Columbus Signature Academy New Tech High School
Columbus, Indiana
@andrewmlarson

Being a teacher often means being one who accepts delayed gratification. Just yesterday at the gym I ran into a former student who had just graduated from college with a degree in Mechanical Engineering Technology and was immediately employed. I was touched when he said, “Thanks for everything, especially the technical writing!” The times that students reach out to us mean a LOT. I don’t need to remind anyone of the fact that it’s why we do what we do. But we also know that those thanks may take a decade or so to crystalize in students’ minds and only some of them ever reach out at all. I suppose all of that hard work that we make students do does not always feel like a “thanks” is warranted!

During the holidays, though, all is forgiven. Depending on the state of the economy, some holiday seasons find us inundated with cookies, chocolate- dipped pretzels, coffee mugs and maybe even a couple gift cards (fist pump.)


It’s all nice. It’s all appreciated. At the end of the day (and I suspect I speak for most teachers here) my list came back to what items most benefit our learning environment. (For the record, I will never turn away a gift card--- they are the only Christmas Bonus we’ll ever see, so now that that has been said, here is my wish list for this year.) But here is a personal list from several facilitators at Columbus Signature Academy New Tech High School in Columbus, Indiana.

1. Food. One of the most gratifying acts that I carry out regularly is offering students something to eat. It is almost always the case that when I see a tired or grumpy student, a bite of something will help. Every week when I go grocery shopping, on my list is always a couple boxes of granola bars and a big container of nuts. I keep these items in a drawer in my desk and students know that I will feed any of them, any time, no questions asked. By necessity, any gifted food will need to be of the packaged and portable variety, but even so, they do not have to be excessively sugary. I love introducing kids to protein and energy bars, nuts they rarely eat because they are expensive, and protein- fortified granola that provide far more nutritional value than the “cereal bars” they can grab in the cafeteria. Providing this particular form of aid for a student has a visceral and wholly gratifying feeling, and not only do they appreciate it, but their behavior almost always improves and our relationship grows as a result.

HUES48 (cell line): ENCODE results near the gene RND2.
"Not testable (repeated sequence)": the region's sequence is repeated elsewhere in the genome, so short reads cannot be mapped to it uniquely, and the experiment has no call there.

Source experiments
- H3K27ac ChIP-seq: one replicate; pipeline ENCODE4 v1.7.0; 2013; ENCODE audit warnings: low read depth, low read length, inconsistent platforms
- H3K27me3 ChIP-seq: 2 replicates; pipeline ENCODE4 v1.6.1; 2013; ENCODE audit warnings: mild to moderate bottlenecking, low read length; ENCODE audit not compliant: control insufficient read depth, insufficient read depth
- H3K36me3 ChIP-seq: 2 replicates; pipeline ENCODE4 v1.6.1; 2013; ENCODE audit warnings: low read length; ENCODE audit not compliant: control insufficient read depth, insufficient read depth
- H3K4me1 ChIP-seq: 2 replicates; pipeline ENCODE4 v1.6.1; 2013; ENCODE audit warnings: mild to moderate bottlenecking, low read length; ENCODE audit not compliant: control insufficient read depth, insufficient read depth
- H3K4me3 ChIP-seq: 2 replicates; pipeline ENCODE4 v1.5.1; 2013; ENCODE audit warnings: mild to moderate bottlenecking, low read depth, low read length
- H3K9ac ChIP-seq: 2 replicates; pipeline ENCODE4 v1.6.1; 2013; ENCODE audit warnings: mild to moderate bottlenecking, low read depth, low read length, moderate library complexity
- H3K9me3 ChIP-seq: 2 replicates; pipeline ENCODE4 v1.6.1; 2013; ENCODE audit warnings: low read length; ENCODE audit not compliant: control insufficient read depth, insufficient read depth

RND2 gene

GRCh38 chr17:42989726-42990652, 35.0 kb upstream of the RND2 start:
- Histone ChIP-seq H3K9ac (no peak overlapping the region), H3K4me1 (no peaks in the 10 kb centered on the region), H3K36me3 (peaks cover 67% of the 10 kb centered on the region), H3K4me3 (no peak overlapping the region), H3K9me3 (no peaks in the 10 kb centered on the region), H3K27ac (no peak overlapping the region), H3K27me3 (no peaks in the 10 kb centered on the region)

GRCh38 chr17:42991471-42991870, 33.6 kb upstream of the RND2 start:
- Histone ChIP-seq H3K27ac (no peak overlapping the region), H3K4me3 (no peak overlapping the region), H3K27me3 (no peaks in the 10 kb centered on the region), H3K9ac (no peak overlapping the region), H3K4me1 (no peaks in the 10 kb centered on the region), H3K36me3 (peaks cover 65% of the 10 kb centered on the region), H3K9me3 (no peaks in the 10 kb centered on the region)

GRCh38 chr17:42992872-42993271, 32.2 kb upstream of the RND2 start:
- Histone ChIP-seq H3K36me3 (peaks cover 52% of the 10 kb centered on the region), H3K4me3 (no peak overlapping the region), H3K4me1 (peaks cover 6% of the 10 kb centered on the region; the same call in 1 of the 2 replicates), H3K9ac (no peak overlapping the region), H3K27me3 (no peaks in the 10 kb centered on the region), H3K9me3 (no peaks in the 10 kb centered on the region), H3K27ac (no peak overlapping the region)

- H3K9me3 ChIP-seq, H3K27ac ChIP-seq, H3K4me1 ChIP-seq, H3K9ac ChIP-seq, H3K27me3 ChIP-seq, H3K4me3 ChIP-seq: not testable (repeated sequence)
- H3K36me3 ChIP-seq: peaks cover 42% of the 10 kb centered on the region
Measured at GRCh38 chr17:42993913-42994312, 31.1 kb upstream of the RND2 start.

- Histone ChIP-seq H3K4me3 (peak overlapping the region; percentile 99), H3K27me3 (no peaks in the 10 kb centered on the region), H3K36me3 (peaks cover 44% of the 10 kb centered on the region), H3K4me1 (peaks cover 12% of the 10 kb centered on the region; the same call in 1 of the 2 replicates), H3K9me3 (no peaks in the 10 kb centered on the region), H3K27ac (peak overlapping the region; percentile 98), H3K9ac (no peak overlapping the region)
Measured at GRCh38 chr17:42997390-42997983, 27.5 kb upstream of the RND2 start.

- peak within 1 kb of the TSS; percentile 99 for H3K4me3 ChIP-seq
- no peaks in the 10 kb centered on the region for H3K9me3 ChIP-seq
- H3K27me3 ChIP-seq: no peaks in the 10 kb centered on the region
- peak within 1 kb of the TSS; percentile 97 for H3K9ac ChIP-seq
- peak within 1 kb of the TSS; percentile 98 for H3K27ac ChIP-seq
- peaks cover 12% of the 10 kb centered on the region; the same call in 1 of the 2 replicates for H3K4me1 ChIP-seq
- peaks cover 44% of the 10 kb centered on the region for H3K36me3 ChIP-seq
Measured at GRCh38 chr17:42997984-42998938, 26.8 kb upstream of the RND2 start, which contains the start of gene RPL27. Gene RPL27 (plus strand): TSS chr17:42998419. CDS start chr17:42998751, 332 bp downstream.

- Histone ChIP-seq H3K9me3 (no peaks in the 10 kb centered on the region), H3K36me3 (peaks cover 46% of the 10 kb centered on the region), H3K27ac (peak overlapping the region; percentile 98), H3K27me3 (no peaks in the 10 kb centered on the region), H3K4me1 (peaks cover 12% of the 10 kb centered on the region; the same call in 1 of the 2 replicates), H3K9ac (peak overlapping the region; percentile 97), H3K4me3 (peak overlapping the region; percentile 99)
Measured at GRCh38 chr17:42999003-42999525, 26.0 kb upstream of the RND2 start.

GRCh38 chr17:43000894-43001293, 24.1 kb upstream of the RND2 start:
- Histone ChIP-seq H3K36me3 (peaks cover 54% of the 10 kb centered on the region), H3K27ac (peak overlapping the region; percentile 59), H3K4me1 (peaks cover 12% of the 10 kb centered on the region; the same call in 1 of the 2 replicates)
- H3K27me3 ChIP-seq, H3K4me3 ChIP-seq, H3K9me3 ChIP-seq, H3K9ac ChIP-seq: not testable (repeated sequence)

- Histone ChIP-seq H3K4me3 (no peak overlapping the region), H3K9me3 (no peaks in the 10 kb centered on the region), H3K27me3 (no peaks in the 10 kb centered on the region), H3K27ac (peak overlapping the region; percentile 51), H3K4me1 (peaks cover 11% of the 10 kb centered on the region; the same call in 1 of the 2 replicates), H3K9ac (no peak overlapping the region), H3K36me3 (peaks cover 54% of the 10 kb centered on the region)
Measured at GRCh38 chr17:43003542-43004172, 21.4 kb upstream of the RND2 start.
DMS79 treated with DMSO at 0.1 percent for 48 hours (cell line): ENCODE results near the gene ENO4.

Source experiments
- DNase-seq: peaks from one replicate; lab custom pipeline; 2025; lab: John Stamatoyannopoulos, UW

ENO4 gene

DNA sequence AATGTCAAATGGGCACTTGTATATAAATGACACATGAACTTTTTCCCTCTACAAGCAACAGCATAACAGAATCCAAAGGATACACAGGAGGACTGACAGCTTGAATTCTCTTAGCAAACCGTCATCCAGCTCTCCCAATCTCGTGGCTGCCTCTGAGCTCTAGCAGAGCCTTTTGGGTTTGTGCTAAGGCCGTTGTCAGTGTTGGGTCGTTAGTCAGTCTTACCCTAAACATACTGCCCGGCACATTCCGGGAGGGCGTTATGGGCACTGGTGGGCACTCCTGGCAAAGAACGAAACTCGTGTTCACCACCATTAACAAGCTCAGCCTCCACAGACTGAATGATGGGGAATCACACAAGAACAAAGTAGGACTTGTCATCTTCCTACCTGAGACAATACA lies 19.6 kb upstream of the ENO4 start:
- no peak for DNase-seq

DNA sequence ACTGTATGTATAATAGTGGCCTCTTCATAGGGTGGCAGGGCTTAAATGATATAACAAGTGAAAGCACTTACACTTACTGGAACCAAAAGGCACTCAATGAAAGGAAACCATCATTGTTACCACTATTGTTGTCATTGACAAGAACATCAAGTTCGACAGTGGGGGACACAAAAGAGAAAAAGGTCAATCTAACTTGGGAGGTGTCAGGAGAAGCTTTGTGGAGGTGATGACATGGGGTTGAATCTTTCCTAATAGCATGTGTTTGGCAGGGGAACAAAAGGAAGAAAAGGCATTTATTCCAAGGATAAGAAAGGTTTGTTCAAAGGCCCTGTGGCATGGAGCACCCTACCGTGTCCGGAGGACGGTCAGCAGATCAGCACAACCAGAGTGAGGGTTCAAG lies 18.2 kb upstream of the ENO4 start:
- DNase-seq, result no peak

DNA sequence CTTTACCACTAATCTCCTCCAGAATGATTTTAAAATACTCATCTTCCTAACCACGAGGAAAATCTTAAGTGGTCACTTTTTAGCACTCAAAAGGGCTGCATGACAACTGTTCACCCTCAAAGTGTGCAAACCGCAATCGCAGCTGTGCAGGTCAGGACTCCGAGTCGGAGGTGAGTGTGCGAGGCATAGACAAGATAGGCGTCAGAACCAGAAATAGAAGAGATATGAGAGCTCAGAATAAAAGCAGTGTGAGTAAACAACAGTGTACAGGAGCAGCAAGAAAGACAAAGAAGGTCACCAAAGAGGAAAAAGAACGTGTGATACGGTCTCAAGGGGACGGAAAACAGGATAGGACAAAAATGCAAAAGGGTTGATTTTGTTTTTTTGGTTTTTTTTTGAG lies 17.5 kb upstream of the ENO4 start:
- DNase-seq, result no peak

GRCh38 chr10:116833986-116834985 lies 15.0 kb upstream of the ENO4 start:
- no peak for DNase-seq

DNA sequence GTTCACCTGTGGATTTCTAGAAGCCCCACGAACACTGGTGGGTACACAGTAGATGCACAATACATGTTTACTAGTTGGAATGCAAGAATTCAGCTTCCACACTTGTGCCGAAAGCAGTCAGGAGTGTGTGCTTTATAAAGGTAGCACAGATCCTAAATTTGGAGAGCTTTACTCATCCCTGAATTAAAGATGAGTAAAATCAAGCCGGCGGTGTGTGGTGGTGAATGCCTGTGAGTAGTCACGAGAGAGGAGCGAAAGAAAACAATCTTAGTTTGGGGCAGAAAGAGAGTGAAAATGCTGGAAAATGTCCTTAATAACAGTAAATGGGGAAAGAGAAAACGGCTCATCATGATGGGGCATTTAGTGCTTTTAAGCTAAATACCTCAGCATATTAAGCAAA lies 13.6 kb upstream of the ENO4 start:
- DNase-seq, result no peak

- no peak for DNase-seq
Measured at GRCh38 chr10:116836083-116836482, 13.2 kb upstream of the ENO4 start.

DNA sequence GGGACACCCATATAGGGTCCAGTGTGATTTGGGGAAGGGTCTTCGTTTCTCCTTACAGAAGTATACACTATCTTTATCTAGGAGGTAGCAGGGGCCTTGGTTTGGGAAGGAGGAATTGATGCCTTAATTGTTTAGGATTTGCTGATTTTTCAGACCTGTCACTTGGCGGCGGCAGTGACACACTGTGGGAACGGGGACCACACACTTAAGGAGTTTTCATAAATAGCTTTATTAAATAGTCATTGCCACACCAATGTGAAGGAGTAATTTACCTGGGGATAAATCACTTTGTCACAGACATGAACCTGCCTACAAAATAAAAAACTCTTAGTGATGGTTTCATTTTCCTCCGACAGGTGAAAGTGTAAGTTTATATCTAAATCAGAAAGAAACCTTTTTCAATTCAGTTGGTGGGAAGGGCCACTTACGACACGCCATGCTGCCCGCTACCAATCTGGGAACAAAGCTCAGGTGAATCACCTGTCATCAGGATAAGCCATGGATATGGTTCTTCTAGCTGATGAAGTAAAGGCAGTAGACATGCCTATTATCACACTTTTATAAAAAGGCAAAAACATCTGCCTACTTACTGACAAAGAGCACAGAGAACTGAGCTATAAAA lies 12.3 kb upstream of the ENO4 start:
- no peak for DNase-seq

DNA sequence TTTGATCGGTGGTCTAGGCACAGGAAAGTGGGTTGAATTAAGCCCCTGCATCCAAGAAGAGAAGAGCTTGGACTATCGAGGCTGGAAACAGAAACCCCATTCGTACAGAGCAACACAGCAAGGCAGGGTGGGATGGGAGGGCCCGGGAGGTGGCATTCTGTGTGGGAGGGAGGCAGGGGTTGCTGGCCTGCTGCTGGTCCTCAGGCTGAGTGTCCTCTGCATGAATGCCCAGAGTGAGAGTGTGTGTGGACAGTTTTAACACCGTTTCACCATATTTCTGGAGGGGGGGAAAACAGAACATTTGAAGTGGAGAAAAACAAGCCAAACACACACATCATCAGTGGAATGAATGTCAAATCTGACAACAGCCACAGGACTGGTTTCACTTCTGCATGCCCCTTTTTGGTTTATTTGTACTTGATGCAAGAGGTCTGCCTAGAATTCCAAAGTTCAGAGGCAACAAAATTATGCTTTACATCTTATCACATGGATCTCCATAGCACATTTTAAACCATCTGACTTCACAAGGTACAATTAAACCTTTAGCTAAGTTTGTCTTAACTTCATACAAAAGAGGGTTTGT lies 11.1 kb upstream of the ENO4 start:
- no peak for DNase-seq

Another weekly ritual that we do at school is borrowed from the Swedes. Once a week we have Fika, a short break from the work to sit together and have a few bits of food and a warm drink. As a study abroad student during college, I learned to love Fika, which occurred twice per day, no matter the weather. Most Swedes will tell you that even though they love their coffee, it’s not about the coffee; it’s about the pause, the time together, and the ritual. For us, instead of coffee and chocolate, it might be a Dixie cup of hot cocoa or juice and a bit of scone or hummus and pita chips (again, another opportunity to introduce new, healthier food options.) I ask students to chip in on the cups and anything not perishable that we use. Fika supplies would also be warmly accepted as a holiday gift.

2. Magazine subscriptions. Their impact ripples through classrooms and beyond. Given that they can be saved, passed along, or cut up for collages, they make for a flexible gift. Educational titles such as Popular Mechanics, Time, and Scientific are a favorite of UDL Specialist Laura Burbrink. Facilitator Joe Steele also appreciates the subscriptions that speak to a common interest between he and a student, such as a Rolling Stone subscription. In addition to being a great source of leisure reading, it also builds relationships between teacher and student. And they last a year (or more.)